Garmin Forerunner 610 GPS watch
Garmin Forerunner 610 review: A GPS watch aimed at the fitness junkie
- Looks like a normal watch, albeit a bulky one
- Huge range of workout features integrated
- GPS works accurately and stores plenty of data
- Battery life is limited to eight hours of exercise
- Not waterproof (so no swimming)
- Touchscreen isn't great
Garmin's Forerunner 610 is pricy but if you're a serious athlete we can definitely see its value. It's able to track and store a huge range of workout metrics in combination with the bundled heart-rate monitor, and includes software to monitor your long-term progress via PC. The touchscreen may be a bit fiddly but our biggest concern is the short-ish battery life.
Price$ 499.00 (AUD)
The Garmin Forerunner 610 is a watch with a built-in GPS and a huge range of data logging capabilities — it’s designed to be an all-in-one tool for anyone looking to track their workouts or fitness routines. We can’t think of anything workout-wise that’s missing from it; our chief concern is the battery life and sometimes-fiddly touchscreen.
Garmin Forerunner 610: Design and operation
The Garmin Forerunner 610 looks just like a regular watch — from a distance we’d struggle to tell it from a good ol’ fashioned G-Shock. It is a bit chunky at 1.42cm thick, but the curved metal rear case means it’s comfortable even when tightly strapped on during exercise. The face of the watch is just under 4.6cm wide, and the touchscreen LCD is 2.5cm in diameter; it’s easy to read the time off the Garmin Forerunner 610 at arm’s length, but reading some of the smaller text requires bringing the watch closer. There are three physical buttons on the Forerunner 610’s case — a power/backlight button, and stopwatch-style start/stop and lap buttons.
The touchscreen of the Garmin Forerunner 610 is a resistive one. You can use any implement to operate it, but we found that a soft tap or swipe occasionally didn’t register — you’ll get best results if you use a bit of force. Since the touch-sensitive area is only a little over an inch in size, using a forefinger means it’s possible to occasionally hit the wrong button; we opted to use our slightly daintier pinky fingers to move through the Forerunner 610’s menus.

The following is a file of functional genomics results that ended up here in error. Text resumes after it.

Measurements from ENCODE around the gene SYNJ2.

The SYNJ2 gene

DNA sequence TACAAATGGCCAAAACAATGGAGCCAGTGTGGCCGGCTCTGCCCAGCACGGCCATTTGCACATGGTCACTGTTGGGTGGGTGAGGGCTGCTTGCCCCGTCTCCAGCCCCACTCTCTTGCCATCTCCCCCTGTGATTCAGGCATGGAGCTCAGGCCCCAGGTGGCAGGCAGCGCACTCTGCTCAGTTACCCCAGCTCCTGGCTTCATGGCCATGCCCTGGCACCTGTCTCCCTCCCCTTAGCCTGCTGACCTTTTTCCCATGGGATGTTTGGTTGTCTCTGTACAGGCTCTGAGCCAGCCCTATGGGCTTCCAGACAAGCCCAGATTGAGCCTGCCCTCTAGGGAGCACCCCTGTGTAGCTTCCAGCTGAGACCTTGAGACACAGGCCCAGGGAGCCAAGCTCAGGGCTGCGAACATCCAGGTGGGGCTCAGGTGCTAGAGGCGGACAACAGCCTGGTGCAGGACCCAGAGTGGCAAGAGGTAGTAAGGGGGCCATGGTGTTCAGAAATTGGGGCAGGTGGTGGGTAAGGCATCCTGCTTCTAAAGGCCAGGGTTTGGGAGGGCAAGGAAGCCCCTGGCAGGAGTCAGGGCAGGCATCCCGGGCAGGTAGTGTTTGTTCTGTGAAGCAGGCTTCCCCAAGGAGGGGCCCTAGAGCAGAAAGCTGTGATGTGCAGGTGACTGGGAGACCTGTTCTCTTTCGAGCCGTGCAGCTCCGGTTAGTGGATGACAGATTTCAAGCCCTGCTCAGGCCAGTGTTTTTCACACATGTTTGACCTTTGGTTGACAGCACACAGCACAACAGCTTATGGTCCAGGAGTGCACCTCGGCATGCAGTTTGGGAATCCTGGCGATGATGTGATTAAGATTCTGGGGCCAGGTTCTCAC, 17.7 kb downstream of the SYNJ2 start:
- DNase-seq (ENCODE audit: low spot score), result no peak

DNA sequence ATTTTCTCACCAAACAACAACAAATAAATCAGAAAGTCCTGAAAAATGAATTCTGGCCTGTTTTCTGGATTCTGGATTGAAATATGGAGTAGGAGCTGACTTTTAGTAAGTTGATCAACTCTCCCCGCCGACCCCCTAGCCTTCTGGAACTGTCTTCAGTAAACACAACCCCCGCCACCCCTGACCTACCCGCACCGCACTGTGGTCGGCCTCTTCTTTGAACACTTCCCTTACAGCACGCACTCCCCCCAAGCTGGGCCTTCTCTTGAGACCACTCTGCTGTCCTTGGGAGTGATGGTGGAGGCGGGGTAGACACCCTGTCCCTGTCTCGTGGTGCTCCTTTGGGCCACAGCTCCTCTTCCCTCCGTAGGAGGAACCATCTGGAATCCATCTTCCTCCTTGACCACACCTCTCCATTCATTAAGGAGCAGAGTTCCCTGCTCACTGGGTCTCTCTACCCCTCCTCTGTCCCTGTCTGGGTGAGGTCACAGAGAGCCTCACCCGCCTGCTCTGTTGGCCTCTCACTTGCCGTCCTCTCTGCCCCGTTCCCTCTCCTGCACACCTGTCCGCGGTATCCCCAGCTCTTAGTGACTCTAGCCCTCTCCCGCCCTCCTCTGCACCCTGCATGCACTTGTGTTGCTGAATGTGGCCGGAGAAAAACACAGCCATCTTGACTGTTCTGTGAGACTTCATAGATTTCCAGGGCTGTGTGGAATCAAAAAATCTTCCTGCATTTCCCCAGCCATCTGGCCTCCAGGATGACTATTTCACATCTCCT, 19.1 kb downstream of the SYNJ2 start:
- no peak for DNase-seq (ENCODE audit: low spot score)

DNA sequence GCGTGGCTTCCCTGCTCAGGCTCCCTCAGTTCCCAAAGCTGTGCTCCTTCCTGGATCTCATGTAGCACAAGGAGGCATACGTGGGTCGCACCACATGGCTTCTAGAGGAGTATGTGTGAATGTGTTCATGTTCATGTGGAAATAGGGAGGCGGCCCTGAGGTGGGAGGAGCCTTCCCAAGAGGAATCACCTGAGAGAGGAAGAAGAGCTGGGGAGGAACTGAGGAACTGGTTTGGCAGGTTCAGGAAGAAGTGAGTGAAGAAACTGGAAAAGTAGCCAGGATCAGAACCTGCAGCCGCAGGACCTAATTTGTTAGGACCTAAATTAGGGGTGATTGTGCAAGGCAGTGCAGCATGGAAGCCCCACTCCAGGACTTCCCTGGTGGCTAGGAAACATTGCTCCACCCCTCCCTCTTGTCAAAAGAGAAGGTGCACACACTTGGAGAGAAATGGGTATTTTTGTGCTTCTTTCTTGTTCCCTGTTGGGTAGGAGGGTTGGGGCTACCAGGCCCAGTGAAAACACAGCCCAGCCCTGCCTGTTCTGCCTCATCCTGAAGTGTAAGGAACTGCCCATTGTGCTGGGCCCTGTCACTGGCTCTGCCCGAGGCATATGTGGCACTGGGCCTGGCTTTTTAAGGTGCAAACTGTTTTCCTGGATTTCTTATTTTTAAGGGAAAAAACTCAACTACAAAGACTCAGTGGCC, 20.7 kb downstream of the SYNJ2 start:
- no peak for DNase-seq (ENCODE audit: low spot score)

Thankfully, the menus are simply laid out and easy to navigate. There are four main screens for the Forerunner 610 to display during exercise, which can be swapped between by tapping or swiping across the face of the watch — the normal date/time, a heart-rate read-out (for use with the optional heart-rate monitor), GPS info, and a page of customisable workout stats.
If you want to delve into the settings of the Garmin Forerunner 610 — maybe to change your minimum and maximum heart-rate settings, or to change your preferred distance measurement from miles to kilometres — you’ll need to tap the bottom of the screen and swipe vertically through menu options. The button for each sub-menu is only around 5mm tall so it’s possible to tap the wrong one accidentally, but this isn’t much of an inconvenience and we found we only had to visit the menu a few times throughout our testing of the Forerunner 610.
Our review unit of the Garmin Forerunner 610 was bundled with a heart-rate monitor, which is worn on a chest strap. You can also purchase a Garmin foot pod (for around $100 extra) which has an accelerometer to measure your cadence, stride length and other exercise minutiae. Coupled with the inbuilt GPS, the foot pod ensures you’ll always be able to track your running or cycling speed and performance.
Garmin Forerunner 610: Performance
To test the Garmin Forerunner 610, we took it on several hour-long runs over a couple of weeks, with the bundled heart-rate monitor strapped on. Now, we’re not exactly prime athletes, but we think we took the Forerunner 610 on a suitable range of exercises to test its capabilities. In any case, we got uncomfortably sweaty. It wasn’t fun.